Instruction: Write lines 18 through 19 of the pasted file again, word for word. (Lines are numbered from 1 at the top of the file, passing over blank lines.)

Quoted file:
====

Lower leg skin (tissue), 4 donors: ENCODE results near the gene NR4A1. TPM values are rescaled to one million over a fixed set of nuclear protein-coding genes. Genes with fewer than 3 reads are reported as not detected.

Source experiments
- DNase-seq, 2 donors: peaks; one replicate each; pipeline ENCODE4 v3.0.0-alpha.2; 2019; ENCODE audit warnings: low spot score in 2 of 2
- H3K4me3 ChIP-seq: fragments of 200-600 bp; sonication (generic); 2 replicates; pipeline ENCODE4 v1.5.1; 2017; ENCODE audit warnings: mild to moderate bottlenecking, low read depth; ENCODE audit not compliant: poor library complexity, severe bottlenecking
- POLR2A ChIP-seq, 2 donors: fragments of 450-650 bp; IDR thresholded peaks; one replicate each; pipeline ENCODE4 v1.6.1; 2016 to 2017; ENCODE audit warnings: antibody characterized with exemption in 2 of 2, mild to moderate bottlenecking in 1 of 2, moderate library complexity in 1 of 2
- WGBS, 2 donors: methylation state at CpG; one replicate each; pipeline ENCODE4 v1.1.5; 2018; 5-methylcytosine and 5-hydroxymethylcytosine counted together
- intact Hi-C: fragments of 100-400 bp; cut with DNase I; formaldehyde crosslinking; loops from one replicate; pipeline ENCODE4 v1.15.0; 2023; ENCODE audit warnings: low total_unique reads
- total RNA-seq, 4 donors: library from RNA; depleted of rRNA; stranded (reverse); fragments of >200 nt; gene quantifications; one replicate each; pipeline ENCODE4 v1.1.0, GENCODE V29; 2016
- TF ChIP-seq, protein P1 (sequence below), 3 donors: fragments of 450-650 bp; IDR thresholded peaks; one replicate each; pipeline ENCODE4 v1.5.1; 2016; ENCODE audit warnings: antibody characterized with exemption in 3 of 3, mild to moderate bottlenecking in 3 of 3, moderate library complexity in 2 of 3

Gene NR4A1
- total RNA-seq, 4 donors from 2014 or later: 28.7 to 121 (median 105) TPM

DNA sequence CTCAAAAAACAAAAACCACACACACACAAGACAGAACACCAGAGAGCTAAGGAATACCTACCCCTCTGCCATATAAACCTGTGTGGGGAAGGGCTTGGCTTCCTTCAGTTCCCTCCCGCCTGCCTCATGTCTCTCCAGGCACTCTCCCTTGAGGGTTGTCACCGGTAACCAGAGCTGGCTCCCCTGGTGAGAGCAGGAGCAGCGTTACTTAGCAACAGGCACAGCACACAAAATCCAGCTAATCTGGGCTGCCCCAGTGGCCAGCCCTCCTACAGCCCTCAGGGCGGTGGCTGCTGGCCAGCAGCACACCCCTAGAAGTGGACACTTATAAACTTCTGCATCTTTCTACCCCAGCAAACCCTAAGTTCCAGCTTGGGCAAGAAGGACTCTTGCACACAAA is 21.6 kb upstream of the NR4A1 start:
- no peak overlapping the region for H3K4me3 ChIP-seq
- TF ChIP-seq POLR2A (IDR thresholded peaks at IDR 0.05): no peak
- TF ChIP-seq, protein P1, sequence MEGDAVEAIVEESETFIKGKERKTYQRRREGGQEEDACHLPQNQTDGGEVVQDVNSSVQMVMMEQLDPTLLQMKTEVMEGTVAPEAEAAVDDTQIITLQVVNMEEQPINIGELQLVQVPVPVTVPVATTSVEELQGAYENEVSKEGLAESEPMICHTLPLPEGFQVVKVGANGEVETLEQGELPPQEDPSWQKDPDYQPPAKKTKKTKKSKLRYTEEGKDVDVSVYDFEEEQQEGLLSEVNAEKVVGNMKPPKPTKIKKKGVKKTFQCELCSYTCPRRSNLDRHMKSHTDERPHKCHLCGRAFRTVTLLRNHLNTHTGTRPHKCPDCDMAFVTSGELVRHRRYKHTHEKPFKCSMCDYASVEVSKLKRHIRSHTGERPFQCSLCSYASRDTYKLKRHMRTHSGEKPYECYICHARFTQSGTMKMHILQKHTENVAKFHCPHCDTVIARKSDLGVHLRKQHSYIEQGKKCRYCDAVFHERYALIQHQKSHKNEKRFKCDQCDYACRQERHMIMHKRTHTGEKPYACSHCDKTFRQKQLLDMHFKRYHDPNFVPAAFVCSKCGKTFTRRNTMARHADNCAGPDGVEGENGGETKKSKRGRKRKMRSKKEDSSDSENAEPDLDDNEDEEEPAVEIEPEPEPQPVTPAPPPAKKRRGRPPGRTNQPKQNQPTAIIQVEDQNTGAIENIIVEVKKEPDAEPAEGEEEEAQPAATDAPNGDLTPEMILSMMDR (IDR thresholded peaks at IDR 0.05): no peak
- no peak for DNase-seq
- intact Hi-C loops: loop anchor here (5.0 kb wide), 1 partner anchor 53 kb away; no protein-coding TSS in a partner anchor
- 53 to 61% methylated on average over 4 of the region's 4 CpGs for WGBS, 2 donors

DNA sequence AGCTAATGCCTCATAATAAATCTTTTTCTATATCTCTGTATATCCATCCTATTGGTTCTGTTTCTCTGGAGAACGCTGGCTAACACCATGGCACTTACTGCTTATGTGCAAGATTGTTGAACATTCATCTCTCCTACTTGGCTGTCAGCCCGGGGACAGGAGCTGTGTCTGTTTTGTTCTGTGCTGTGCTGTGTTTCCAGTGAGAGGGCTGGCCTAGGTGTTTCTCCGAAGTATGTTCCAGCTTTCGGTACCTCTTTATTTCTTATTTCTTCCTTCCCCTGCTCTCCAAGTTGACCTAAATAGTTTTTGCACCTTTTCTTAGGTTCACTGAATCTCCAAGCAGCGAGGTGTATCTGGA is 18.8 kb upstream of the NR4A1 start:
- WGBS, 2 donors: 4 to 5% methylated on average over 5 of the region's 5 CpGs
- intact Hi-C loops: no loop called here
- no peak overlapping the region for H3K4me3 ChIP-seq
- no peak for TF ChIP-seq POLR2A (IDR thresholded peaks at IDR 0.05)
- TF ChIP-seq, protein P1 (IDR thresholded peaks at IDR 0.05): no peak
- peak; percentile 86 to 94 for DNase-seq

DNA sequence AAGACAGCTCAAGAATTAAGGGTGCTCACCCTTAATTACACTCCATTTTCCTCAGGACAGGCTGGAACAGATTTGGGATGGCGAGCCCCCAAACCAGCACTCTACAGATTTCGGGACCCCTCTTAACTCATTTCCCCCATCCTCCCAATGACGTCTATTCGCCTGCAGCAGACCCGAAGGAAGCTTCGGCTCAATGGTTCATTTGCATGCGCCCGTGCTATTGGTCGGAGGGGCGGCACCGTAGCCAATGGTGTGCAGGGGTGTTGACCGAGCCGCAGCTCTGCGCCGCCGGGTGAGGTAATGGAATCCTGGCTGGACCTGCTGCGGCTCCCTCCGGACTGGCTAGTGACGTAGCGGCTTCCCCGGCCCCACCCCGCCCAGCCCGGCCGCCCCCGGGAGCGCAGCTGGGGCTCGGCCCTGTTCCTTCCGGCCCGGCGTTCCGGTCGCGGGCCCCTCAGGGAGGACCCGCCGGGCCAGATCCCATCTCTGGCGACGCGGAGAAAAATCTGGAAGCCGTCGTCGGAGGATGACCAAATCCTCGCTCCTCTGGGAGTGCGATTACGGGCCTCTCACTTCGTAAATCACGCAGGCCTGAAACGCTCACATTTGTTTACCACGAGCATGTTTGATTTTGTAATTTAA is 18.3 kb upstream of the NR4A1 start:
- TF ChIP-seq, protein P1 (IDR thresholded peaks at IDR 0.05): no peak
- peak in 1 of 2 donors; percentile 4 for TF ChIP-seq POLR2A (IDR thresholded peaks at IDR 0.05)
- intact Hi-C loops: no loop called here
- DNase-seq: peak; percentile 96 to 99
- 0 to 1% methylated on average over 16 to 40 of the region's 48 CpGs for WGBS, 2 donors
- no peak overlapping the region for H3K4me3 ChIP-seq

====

- 53 to 61% methylated on average over 4 of the region's 4 CpGs for WGBS, 2 donors

DNA sequence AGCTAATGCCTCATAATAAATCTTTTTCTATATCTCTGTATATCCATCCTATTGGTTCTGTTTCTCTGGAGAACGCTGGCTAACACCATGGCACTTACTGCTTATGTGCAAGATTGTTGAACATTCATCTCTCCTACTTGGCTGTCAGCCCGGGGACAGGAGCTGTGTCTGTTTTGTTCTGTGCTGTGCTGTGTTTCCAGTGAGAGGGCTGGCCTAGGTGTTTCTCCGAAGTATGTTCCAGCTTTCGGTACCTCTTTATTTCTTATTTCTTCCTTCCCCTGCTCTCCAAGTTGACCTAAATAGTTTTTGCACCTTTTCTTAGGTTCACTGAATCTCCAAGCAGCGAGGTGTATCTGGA is 18.8 kb upstream of the NR4A1 start: